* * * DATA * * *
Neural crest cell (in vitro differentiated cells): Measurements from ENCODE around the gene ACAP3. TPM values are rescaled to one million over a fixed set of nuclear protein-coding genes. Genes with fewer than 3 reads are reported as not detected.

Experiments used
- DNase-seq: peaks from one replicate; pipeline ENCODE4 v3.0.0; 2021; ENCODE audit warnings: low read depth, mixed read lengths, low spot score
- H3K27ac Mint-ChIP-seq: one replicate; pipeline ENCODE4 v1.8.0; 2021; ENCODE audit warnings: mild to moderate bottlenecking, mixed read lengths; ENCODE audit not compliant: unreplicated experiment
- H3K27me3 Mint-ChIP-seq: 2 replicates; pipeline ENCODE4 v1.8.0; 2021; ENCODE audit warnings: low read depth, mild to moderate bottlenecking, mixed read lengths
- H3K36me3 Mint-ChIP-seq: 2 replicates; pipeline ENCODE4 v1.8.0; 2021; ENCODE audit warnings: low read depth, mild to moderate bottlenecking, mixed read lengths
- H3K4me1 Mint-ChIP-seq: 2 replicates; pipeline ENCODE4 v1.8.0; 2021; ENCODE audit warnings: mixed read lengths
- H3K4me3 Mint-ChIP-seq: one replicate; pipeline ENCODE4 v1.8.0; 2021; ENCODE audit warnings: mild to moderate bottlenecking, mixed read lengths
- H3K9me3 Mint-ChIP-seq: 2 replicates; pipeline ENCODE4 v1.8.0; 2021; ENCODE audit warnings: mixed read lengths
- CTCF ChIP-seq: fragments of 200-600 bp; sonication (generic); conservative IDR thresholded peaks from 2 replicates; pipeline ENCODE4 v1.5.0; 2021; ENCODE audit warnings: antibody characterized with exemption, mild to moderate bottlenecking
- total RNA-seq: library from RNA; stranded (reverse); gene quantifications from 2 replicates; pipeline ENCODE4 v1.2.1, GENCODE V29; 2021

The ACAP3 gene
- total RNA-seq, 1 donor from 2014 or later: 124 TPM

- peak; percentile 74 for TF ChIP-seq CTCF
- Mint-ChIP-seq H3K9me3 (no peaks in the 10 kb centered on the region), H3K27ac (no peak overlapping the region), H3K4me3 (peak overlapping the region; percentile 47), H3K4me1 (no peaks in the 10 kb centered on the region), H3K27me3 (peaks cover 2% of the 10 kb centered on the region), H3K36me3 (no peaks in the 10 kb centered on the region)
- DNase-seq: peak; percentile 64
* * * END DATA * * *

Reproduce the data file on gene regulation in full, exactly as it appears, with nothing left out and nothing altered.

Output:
Neural crest cell (in vitro differentiated cells): Measurements from ENCODE around the gene ACAP3. TPM values are rescaled to one million over a fixed set of nuclear protein-coding genes. Genes with fewer than 3 reads are reported as not detected.

Experiments used
- DNase-seq: peaks from one replicate; pipeline ENCODE4 v3.0.0; 2021; ENCODE audit warnings: low read depth, mixed read lengths, low spot score
- H3K27ac Mint-ChIP-seq: one replicate; pipeline ENCODE4 v1.8.0; 2021; ENCODE audit warnings: mild to moderate bottlenecking, mixed read lengths; ENCODE audit not compliant: unreplicated experiment
- H3K27me3 Mint-ChIP-seq: 2 replicates; pipeline ENCODE4 v1.8.0; 2021; ENCODE audit warnings: low read depth, mild to moderate bottlenecking, mixed read lengths
- H3K36me3 Mint-ChIP-seq: 2 replicates; pipeline ENCODE4 v1.8.0; 2021; ENCODE audit warnings: low read depth, mild to moderate bottlenecking, mixed read lengths
- H3K4me1 Mint-ChIP-seq: 2 replicates; pipeline ENCODE4 v1.8.0; 2021; ENCODE audit warnings: mixed read lengths
- H3K4me3 Mint-ChIP-seq: one replicate; pipeline ENCODE4 v1.8.0; 2021; ENCODE audit warnings: mild to moderate bottlenecking, mixed read lengths
- H3K9me3 Mint-ChIP-seq: 2 replicates; pipeline ENCODE4 v1.8.0; 2021; ENCODE audit warnings: mixed read lengths
- CTCF ChIP-seq: fragments of 200-600 bp; sonication (generic); conservative IDR thresholded peaks from 2 replicates; pipeline ENCODE4 v1.5.0; 2021; ENCODE audit warnings: antibody characterized with exemption, mild to moderate bottlenecking
- total RNA-seq: library from RNA; stranded (reverse); gene quantifications from 2 replicates; pipeline ENCODE4 v1.2.1, GENCODE V29; 2021

The ACAP3 gene
- total RNA-seq, 1 donor from 2014 or later: 124 TPM

- peak; percentile 74 for TF ChIP-seq CTCF
- Mint-ChIP-seq H3K9me3 (no peaks in the 10 kb centered on the region), H3K27ac (no peak overlapping the region), H3K4me3 (peak overlapping the region; percentile 47), H3K4me1 (no peaks in the 10 kb centered on the region), H3K27me3 (peaks cover 2% of the 10 kb centered on the region), H3K36me3 (no peaks in the 10 kb centered on the region)
- DNase-seq: peak; percentile 64